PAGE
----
None Shall Sleep by Ellie Marney

Reviewed by Ian Lipke

Puccini would have had no idea what Ellie Marney planned to do with his great aria from Turandot Nessun Dorma (or None Shall Sleep). Opera lovers across the world would be cringing at her audacity if the book were just not so good. One bump continues to bother (and that will be discussed later), but in nearly every other respect, the book is a winner from paragraph one.

It is no secret why this book carries a feeling of authenticity. It’s because the author is the genuine article, a writer who has gone to all the right places, spoken in depth with real life mortuary attendants and morticians, and put her valuable knowledge into this book. She is a woman who knows what hard work and thorough research can produce. The result is the glorious None Shall Sleep.

Strangely, the story is set in 1982, when Ronald Reagan was being instructed by his wife, Nancy, how to run the country. It was a year that could be described as the year nothing much happened.

Marney has a strong basis on which to build her plot. Researching is only one step towards building a story. Readers require a likely yarn, something that taxes the mind and raises and keeps the imagination afire. She provides all of these elements but includes an item that couldn’t have happened ‘even in America’, and that is, juveniles carrying out the roles these teenagers did while members of the FBI. That is the premise upon which the whole story rests. It’s a major issue for me but will have no effect on the YA population for whom the book has been written. Whatever, I’m sure there is full agreement that juveniles chasing serial killers and interpreting the perverted mind of an imprisoned sociopath are hardly likely to affect the psyches of ‘already damaged’ young people.

A successful book requires strong, believable characters who can appear sufficiently close to the readers’ mindset as to convince of their genuineness. If they have some ‘weakness’ they must struggle to overcome, they will earn identity with readers almost immediately. Both Emma and Travis have ‘histories’. Both share as their companionship grows warmer. However, when it comes to relative strengths, it is Emma who is the character covered in glory at the end. This is the way of the world – the women reign in literature as in so many broader avenues of life. Some readers may see the irony in that. As for the hierarchy in FBI ranks, Cooper is the freethinker (relatively speaking) whose fine work is destroyed by the ham-handed efforts of his superior. No matter what the disaster, the story never loses our interest.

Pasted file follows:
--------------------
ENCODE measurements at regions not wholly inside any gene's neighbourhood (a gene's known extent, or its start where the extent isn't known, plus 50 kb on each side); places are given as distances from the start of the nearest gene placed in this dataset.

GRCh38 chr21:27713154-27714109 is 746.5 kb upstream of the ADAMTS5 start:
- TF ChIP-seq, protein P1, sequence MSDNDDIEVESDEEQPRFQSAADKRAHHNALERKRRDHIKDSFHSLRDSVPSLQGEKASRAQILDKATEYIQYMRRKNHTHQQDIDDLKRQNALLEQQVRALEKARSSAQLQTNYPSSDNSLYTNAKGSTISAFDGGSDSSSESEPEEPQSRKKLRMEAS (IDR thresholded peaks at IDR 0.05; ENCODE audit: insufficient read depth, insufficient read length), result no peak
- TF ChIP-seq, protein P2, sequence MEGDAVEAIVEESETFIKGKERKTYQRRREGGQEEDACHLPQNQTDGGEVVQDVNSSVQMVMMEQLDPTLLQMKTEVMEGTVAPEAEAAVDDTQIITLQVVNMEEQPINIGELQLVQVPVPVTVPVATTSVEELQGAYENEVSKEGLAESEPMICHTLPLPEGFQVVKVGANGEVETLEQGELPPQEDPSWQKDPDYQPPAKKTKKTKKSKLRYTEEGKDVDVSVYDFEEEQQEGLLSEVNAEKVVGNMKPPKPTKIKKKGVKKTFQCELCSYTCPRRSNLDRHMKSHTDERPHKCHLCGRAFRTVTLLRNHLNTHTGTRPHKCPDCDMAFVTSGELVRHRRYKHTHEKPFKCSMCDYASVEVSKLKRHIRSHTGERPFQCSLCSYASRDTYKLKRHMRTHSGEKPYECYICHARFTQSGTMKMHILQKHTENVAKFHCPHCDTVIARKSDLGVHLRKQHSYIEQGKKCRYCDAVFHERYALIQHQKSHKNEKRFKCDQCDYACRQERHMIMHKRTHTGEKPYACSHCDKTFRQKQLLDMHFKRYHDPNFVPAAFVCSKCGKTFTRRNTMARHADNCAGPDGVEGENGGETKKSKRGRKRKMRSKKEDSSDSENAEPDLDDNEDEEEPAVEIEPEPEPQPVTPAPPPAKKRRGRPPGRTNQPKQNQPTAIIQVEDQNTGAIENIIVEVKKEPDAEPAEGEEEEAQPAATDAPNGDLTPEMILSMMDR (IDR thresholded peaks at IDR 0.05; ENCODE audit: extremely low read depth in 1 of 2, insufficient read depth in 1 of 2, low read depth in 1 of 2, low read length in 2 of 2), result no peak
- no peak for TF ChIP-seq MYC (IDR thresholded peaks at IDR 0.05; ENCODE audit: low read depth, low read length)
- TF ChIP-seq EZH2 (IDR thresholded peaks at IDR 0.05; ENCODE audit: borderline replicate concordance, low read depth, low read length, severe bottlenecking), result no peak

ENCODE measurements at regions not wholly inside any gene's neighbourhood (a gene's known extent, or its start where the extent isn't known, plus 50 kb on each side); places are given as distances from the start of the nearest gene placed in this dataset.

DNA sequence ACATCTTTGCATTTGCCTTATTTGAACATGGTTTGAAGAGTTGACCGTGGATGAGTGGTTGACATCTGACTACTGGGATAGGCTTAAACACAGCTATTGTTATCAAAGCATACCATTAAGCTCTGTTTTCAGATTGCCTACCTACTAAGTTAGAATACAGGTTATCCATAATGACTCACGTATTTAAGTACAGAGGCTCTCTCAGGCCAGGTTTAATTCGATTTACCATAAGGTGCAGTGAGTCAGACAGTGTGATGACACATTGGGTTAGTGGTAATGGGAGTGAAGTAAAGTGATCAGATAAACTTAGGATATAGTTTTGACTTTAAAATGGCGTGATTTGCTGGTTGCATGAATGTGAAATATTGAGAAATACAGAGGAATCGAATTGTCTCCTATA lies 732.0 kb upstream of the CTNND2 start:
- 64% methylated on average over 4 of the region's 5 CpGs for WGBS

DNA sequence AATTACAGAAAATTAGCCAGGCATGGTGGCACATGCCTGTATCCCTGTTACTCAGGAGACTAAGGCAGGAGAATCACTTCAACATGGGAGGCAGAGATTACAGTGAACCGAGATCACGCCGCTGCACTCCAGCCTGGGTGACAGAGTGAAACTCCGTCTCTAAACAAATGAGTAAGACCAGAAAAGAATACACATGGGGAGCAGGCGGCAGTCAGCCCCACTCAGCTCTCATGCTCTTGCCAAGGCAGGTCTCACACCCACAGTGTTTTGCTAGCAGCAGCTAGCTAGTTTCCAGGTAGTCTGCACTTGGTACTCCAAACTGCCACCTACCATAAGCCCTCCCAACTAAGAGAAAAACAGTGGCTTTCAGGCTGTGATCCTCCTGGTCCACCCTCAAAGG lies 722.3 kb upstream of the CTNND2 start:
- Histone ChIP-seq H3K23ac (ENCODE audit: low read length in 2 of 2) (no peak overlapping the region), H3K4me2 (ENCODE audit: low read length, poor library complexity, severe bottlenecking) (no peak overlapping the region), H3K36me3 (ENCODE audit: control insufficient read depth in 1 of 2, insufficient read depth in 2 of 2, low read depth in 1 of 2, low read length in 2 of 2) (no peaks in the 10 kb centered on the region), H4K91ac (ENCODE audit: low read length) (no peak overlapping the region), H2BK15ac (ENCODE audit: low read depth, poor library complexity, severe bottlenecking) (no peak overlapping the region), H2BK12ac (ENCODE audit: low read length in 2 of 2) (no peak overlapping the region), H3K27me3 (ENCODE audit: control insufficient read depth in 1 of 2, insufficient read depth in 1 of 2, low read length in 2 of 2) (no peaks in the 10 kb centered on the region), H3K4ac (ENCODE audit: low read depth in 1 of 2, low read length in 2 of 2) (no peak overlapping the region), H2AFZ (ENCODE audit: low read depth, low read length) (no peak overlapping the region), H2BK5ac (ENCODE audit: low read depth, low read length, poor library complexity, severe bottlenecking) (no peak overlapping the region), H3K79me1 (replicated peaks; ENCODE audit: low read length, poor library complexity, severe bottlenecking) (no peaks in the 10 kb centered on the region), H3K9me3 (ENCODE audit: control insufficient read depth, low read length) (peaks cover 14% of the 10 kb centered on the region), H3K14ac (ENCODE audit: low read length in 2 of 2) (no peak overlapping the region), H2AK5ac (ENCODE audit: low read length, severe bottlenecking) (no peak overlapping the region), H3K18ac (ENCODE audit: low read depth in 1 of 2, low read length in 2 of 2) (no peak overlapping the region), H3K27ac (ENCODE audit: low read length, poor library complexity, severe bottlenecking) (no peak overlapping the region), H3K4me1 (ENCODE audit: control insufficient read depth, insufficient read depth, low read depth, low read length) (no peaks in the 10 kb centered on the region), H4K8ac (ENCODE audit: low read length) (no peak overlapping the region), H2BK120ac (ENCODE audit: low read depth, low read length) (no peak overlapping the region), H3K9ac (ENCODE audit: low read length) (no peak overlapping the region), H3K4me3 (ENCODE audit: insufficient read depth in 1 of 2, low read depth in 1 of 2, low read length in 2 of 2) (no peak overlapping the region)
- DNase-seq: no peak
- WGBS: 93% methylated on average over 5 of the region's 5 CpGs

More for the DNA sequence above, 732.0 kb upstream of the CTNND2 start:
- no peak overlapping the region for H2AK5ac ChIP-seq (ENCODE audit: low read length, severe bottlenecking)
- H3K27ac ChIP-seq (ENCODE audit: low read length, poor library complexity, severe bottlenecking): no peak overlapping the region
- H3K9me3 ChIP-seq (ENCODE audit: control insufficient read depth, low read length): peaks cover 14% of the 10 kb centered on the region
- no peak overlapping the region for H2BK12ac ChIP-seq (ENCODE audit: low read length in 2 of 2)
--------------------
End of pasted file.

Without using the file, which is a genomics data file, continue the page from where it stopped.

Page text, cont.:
The novel is well paced and told in a tone with which teenagers will be comfortable. The right people, the accepted values of western society, succeed in the end. The settings vary little and contribute less to the novel than other ingredients. Little, but not less. When they are called upon to put the events in place, an asylum for example, they are carefully constructed.

I mention in passing that the book seems to be treating critics in very strange ways. One reports that “None Shall Sleep pulled me in and didn’t let go” while another informs us that, “[It] blew me away with its daring premise, gripped me with its twists and turns, and kept me up all night…”.

Alas! Only regular trips to the bathroom keep me up at night.

Loved the book.

None Shall Sleep

(2020)

By Ellie Marney

Allen & Unwin

ISBN: 978-1-76087-730-9

$19.99; 400 pp

Scroll to Top